Kawasaki is set to launch a high-revving new 250cc four-cylinder sports bike, called the Ninja ZX-25R, although it’s not yet clear if it will be made available in the UK.
The mini ZX-10R look-a-like will be launched later this year and harks back to the late 1980s and early 1990s, when Japanese manufacturers produced jewel-like race replicas for their domestic market. Kawasaki showed the bike at the Tokyo Motor Show back in October and has been trailing what it says is the first of several teaser videos showing the bike being ragged around the Jerez MotoGP circuit by five-time Superbike World Champion Jonathan Rea and his factory Kawasaki Racing Team team-mate Alex Lowes.
Screaming in-line four power!
Kawasaki is remaining tight lipped about the specs of its pocket rocket, however onboard footage from the promo video shows the bike wailing to a 17,500rpm redline and 160kph (100mph) down the straight, with the caption ‘screaming in-line four power.’ The engine certainly sounds sweet and is a twin cam, 249cc four-cylinder design fitted with a quickshifter and multiple riding modes, while the chassis too would appear to be of a higher specification than the current Ninja 400 model, which is more of a sportily styled A2 compliant commuter machine than an out-and-out race replica. The bike is fitted with upside-down Showa Big Piston Forks up front and features a fancy gull arm rear swingarm. The bodywork, graphics and headlights follow the current Ninja family lines and, at first glance, the new machine could be mistaken for the company’s range topping ZX-6R and ZX-10R in its traditional lime green livery with black and gold detailing. Closer inspection, however, reveals just a single front disc brake setup and a trellis style steel frame lurking under the sharp bodywork, rather than the bigger bikes’ twin front brakes and aluminium beam chassis.
The ZX-25R would appear to be targeted at the booming Asian market, where small capacity sports bikes like the Ninja 400 and Yamaha’s YZF-R3 have proved hugely popular with riders looking to graduate to something bigger than the smaller capacity machines traditionally used in those countries. It is understood that the Ninja ZX-25R will be built at Kawasaki’s Indonesian factory and that it’s extremely unlikely that the machine would come to Europe or the United States, where emissions regulations are generally tighter than in South East Asia, despite what appears to be a large catalytic converter on the bike shown in the video.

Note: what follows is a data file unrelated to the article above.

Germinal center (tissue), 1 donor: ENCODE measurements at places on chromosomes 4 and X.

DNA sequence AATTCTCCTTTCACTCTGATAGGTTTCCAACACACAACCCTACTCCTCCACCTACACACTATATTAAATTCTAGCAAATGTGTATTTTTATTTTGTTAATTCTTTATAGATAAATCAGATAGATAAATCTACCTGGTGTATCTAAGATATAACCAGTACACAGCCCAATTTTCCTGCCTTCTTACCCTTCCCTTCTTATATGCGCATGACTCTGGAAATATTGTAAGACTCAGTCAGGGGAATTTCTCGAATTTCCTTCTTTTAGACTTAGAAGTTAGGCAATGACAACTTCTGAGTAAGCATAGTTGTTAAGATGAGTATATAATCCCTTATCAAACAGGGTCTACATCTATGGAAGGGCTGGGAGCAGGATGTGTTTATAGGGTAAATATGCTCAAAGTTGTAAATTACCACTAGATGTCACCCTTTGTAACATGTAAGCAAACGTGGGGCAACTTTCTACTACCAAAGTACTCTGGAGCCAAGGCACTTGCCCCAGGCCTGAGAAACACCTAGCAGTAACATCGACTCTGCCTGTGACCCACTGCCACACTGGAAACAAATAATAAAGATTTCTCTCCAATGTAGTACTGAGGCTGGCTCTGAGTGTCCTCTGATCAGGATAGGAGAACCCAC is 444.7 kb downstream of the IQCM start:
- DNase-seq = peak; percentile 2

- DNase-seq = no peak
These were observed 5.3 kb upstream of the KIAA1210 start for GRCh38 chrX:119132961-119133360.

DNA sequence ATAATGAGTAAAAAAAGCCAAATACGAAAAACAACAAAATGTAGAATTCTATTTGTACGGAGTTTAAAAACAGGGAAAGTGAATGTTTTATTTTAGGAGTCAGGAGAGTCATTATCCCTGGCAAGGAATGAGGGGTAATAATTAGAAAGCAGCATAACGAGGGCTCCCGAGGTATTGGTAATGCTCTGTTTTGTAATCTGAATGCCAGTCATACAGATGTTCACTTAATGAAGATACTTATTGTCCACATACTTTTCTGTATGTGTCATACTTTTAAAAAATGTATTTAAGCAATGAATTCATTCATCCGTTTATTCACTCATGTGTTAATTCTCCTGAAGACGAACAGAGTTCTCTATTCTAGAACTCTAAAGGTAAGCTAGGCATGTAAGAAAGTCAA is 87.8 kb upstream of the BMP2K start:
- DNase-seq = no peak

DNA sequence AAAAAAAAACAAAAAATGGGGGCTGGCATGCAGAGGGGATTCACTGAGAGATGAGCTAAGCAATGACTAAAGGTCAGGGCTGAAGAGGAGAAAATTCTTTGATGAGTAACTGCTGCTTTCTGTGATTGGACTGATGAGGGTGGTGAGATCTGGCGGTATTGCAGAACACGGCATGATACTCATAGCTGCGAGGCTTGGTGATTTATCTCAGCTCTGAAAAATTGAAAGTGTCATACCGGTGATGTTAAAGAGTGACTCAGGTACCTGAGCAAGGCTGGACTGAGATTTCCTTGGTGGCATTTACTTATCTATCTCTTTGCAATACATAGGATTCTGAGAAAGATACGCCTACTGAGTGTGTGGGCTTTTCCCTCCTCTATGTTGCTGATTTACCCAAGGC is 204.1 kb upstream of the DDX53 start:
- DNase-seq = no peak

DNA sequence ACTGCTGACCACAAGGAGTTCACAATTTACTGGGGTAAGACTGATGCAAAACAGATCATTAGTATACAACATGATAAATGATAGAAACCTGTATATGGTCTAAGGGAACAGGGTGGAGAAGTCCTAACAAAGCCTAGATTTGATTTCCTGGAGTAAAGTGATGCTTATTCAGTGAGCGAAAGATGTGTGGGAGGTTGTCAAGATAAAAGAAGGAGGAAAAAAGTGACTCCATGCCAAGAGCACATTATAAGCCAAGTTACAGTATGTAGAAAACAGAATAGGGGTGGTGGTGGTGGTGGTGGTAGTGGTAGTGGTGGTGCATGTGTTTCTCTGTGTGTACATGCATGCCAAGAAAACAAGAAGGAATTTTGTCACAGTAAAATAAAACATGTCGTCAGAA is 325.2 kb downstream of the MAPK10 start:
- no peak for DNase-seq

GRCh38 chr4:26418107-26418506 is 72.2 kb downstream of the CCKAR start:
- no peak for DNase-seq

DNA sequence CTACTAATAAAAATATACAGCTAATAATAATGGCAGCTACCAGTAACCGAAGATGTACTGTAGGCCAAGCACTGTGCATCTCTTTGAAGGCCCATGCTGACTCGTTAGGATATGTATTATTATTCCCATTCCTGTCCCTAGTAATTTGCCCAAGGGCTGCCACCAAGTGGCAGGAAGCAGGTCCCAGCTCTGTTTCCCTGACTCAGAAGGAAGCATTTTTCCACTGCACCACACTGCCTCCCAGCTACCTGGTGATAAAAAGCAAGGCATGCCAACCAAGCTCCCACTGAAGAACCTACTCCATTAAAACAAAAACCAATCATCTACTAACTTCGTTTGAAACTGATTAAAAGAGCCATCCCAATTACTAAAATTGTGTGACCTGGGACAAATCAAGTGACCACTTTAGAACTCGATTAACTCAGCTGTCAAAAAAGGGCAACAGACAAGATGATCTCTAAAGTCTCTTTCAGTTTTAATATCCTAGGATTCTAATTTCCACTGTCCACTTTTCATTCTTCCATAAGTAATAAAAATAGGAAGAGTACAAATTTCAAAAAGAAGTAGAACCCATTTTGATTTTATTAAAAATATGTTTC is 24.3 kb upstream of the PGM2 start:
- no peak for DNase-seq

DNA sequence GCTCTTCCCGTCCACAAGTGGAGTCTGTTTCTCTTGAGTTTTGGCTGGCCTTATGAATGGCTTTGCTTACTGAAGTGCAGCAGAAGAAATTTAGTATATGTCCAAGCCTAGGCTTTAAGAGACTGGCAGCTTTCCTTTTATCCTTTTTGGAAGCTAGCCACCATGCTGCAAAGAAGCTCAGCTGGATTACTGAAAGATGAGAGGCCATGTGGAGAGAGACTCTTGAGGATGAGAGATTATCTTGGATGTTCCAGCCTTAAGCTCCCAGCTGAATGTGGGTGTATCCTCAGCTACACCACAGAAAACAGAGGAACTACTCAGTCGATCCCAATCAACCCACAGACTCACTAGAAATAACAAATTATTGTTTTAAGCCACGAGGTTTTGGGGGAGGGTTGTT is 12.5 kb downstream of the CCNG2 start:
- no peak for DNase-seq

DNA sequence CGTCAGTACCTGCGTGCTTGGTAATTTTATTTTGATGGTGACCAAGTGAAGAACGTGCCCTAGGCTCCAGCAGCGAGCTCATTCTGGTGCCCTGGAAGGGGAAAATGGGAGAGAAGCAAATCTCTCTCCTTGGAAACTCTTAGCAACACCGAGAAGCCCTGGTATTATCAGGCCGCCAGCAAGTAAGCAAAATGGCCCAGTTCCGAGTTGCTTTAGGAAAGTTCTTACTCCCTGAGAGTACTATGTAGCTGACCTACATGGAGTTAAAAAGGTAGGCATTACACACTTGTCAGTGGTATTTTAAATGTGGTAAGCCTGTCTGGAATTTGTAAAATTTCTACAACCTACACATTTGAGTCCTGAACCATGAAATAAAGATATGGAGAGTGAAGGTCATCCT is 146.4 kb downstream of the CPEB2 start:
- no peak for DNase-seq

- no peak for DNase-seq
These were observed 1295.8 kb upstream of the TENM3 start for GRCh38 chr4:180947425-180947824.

According to Kawasaki Indonesia’s blurb “this long-awaited model was created for discerning, sports-minded customers longing for a racy street machine with high circuit-riding potential.”
Over six and a half million motorcycles are sold in Indonesia alone each year, meaning that there is a huge market for the new Kawasaki.
Two versions or one?
Japanese motorcycle magazine Young Machine, who are well known for having their finger on the pulse when it comes to getting new model scoops has suggested that there could be two versions of the new Ninja, one developing 45bhp and the other a more impressive 59bhp, contradicting perhaps the view that the Ninja is only aimed at Asian riders. If true, this would suggest that Kawasaki are aiming the bike at different audiences in different markets.
The 45bhp version would fall into Europe’s A2 licence category, which restricts bikes to 47bhp, and would place it alongside machines like the Honda CBR500R and the KTM RC 390, while the full power version would open up the appeal of the machine to more experienced riders.
A look at the new ZX-25R Ninja’s engine architecture suggests that it may even be based on the block of the ZXR250 from the late 1980s. The ZXR250 was one of the leading lights of the highly specialised 250 class and made a claimed 45bhp at a heady 19,000rpm. Even accounting for 30 years of development and engineering advancements, the idea of a near 60bhp four-stroke 250 seems hard to comprehend, but exciting nonetheless.
Race reps reborn?
The Ninja ZX-25R represents a rebirth of a niche class which was last seen in the late 1980s and early 1990s.
The class came about due to strict Japanese motorcycle licencing laws which restricted riders to machines of a certain power and engine capacity. With domestic riders wanting to be seen on the flagship machines of the day, but unable to ride them on restricted licences, Japanese manufacturers developed a range of 250 and 400cc sports bikes with specifications as high as the superbikes of the day.
Just some of the 400cc sports bikes to emerge from this era include the VFR400R NC30, a miniature replica of the legendary VFR750R RC30, Kawasaki’s ZXR400, the Yamaha FZR400RR EXUP and a Suzuki GSX-R400. Along with two-stroke marvels like the Honda NSR250, Yamaha TZR250 and Suzuki RGV250, these were exported in large numbers as second hand bikes to the UK in the early 1990s.
Along with these 400cc four-strokes and 250cc two-strokes were some even more bonkers four-cylinder 250s like the Kawasaki ZXR250 (along with Honda’s CBR250RR and the Yamaha FZR250RR). These bikes looked to all intents and purposes like the range-topping superbikes of the time, without being burdened with the heavy taxes and tough licencing laws for Japanese riders.